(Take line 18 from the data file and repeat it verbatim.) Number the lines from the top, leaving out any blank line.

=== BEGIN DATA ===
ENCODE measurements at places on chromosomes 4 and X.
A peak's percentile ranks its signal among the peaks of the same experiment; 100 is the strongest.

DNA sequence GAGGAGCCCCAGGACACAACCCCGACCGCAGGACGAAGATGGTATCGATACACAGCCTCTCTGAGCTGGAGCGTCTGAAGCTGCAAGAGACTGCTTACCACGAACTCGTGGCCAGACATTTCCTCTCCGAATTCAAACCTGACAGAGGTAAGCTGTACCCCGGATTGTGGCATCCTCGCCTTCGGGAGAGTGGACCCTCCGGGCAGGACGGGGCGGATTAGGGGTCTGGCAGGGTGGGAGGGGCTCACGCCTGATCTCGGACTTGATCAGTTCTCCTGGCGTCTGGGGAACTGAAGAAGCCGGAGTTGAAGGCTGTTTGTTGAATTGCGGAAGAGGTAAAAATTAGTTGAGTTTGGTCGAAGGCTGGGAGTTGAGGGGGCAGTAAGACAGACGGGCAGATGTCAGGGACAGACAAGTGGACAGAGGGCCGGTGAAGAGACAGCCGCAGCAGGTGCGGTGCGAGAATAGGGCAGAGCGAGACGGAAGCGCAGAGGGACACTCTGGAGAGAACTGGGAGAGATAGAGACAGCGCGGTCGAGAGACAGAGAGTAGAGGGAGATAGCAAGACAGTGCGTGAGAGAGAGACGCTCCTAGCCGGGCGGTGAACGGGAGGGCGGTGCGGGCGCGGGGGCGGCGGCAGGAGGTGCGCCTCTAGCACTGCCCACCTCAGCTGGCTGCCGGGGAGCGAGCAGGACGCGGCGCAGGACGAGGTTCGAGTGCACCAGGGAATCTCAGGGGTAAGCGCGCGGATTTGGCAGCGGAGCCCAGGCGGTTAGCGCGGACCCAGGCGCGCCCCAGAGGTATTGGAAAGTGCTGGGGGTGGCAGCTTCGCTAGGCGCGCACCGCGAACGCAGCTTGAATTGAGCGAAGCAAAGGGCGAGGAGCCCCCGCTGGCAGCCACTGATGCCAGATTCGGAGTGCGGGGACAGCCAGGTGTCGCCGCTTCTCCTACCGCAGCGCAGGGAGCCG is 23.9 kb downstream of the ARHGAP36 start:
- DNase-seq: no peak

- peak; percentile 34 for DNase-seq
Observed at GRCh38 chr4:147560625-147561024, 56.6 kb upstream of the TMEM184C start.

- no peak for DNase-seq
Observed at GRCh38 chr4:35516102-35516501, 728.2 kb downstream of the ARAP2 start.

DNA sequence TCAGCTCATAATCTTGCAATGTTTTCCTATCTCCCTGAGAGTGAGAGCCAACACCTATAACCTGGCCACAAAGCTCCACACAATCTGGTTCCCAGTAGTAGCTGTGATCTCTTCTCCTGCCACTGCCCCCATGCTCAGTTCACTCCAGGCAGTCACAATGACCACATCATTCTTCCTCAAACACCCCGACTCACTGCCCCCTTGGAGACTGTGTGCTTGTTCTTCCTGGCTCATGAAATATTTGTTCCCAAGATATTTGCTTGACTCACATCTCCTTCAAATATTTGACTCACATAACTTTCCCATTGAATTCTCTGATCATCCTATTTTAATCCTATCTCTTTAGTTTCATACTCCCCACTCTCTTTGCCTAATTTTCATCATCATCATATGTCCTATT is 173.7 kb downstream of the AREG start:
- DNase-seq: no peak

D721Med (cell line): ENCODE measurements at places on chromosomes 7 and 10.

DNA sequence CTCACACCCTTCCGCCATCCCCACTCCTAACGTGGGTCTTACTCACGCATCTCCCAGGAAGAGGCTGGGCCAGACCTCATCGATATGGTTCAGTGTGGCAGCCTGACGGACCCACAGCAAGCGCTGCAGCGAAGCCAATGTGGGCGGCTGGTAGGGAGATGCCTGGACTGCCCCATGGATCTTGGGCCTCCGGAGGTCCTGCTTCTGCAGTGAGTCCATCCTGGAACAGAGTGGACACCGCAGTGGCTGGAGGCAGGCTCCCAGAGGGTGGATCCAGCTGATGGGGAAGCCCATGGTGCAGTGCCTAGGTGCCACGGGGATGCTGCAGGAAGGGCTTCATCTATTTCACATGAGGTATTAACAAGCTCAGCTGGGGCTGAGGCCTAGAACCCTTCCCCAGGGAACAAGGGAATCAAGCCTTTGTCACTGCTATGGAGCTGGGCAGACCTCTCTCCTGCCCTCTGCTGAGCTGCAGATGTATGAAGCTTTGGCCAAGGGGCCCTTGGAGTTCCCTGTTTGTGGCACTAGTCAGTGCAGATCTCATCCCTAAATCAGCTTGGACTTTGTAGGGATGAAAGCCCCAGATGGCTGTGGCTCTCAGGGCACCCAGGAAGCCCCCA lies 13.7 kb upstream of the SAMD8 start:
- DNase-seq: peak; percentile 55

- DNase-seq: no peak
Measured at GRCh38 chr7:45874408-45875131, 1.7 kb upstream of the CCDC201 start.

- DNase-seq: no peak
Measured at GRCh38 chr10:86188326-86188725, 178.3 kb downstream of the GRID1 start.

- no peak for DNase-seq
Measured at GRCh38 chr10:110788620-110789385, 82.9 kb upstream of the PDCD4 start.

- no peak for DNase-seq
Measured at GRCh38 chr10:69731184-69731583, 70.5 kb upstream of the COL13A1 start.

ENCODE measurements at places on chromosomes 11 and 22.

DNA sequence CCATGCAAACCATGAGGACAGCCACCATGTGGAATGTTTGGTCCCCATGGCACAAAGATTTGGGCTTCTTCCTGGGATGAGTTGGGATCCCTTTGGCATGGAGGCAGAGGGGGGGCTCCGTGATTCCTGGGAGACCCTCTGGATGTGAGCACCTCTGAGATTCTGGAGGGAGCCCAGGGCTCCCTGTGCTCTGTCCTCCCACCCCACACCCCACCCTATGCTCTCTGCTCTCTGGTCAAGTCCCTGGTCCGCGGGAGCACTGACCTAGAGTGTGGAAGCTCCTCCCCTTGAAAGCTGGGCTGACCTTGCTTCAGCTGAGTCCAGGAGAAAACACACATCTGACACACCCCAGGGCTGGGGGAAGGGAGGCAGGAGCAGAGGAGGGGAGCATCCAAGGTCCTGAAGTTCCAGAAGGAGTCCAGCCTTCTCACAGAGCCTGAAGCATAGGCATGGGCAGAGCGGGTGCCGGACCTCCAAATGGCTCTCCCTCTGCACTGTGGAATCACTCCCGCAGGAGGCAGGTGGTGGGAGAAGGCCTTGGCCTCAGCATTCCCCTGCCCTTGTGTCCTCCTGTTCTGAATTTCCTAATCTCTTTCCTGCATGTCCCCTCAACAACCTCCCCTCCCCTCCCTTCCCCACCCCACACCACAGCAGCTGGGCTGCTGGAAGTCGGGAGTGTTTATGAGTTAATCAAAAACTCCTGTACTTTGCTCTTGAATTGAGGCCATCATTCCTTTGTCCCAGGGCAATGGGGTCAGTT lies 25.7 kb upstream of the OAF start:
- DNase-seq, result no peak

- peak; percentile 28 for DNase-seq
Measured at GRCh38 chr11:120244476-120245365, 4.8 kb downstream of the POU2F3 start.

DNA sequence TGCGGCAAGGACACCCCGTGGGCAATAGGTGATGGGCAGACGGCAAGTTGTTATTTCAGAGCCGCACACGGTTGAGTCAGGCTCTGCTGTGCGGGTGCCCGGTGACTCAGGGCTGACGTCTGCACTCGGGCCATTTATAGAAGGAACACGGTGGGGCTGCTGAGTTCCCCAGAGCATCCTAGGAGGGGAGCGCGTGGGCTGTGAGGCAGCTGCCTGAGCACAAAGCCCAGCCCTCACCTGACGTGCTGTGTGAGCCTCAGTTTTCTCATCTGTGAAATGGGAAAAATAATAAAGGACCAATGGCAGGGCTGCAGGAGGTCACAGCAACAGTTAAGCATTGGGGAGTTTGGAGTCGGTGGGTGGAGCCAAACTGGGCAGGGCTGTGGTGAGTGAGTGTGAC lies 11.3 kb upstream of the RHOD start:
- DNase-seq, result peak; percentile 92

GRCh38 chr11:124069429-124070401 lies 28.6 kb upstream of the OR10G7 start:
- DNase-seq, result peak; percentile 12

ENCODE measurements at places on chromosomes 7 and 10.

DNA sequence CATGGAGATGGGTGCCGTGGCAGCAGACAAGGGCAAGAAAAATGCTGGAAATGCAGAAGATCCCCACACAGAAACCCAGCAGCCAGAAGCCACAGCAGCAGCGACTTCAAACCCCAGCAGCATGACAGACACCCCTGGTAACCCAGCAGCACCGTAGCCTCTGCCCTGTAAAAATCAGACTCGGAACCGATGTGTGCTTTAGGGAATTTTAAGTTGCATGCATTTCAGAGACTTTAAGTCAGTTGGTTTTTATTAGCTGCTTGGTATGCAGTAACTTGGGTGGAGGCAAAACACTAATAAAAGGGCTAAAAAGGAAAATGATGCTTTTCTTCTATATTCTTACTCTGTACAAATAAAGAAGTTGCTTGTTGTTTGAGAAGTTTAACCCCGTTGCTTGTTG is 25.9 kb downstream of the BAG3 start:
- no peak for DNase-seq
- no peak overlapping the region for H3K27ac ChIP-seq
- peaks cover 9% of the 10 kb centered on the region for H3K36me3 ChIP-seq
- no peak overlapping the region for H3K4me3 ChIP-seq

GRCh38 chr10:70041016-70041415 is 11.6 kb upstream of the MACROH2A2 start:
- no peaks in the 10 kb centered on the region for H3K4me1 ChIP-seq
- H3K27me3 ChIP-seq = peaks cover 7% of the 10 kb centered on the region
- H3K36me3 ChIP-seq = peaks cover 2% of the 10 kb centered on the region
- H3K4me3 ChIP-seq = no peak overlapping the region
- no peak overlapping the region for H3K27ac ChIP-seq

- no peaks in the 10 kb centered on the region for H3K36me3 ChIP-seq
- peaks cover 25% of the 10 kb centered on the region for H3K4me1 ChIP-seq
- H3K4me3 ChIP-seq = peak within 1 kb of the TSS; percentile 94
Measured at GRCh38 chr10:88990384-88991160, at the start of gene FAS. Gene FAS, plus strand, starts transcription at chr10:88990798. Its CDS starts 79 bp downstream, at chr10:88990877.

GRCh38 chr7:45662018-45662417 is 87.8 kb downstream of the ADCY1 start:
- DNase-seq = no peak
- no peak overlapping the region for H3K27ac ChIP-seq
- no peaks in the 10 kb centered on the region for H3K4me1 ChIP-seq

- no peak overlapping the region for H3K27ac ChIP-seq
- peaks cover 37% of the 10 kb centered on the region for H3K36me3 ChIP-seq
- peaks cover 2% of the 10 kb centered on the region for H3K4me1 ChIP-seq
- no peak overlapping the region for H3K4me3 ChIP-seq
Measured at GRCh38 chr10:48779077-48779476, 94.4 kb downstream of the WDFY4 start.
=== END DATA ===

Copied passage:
- no peak for DNase-seq